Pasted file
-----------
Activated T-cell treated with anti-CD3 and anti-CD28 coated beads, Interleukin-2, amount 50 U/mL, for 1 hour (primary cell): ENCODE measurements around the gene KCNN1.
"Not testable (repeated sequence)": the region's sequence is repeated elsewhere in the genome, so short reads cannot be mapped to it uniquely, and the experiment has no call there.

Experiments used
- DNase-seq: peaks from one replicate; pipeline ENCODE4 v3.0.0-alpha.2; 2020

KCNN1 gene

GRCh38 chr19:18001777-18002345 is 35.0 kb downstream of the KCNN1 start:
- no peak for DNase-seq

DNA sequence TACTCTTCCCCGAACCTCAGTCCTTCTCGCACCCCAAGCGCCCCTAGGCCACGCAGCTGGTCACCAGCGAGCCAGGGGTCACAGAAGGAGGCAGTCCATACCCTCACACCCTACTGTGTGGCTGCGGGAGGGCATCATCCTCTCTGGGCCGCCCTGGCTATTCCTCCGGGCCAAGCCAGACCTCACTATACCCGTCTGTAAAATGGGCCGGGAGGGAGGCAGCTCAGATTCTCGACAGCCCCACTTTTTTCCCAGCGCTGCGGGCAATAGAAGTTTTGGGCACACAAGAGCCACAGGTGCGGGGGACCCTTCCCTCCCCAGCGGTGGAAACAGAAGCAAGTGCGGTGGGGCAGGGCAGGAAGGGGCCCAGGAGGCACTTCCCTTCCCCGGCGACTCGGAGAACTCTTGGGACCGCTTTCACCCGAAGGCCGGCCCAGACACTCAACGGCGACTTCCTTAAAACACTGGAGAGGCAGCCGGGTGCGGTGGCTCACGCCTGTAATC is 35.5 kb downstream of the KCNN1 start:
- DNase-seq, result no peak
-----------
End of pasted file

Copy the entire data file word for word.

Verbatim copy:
Activated T-cell treated with anti-CD3 and anti-CD28 coated beads, Interleukin-2, amount 50 U/mL, for 1 hour (primary cell): ENCODE measurements around the gene KCNN1.
"Not testable (repeated sequence)": the region's sequence is repeated elsewhere in the genome, so short reads cannot be mapped to it uniquely, and the experiment has no call there.

Experiments used
- DNase-seq: peaks from one replicate; pipeline ENCODE4 v3.0.0-alpha.2; 2020

KCNN1 gene

GRCh38 chr19:18001777-18002345 is 35.0 kb downstream of the KCNN1 start:
- no peak for DNase-seq

DNA sequence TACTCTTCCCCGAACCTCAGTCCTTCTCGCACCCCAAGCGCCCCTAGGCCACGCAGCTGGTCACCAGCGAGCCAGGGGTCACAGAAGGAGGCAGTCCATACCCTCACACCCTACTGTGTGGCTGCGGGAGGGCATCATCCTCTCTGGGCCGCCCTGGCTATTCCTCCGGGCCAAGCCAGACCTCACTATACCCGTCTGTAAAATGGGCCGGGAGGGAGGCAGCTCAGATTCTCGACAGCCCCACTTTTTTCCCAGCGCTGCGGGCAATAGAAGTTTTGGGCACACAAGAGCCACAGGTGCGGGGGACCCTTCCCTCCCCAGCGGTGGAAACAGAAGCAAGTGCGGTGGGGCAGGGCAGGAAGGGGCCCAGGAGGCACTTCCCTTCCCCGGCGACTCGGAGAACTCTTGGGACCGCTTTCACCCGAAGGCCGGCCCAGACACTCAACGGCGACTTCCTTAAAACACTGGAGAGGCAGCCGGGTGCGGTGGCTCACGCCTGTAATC is 35.5 kb downstream of the KCNN1 start:
- DNase-seq, result no peak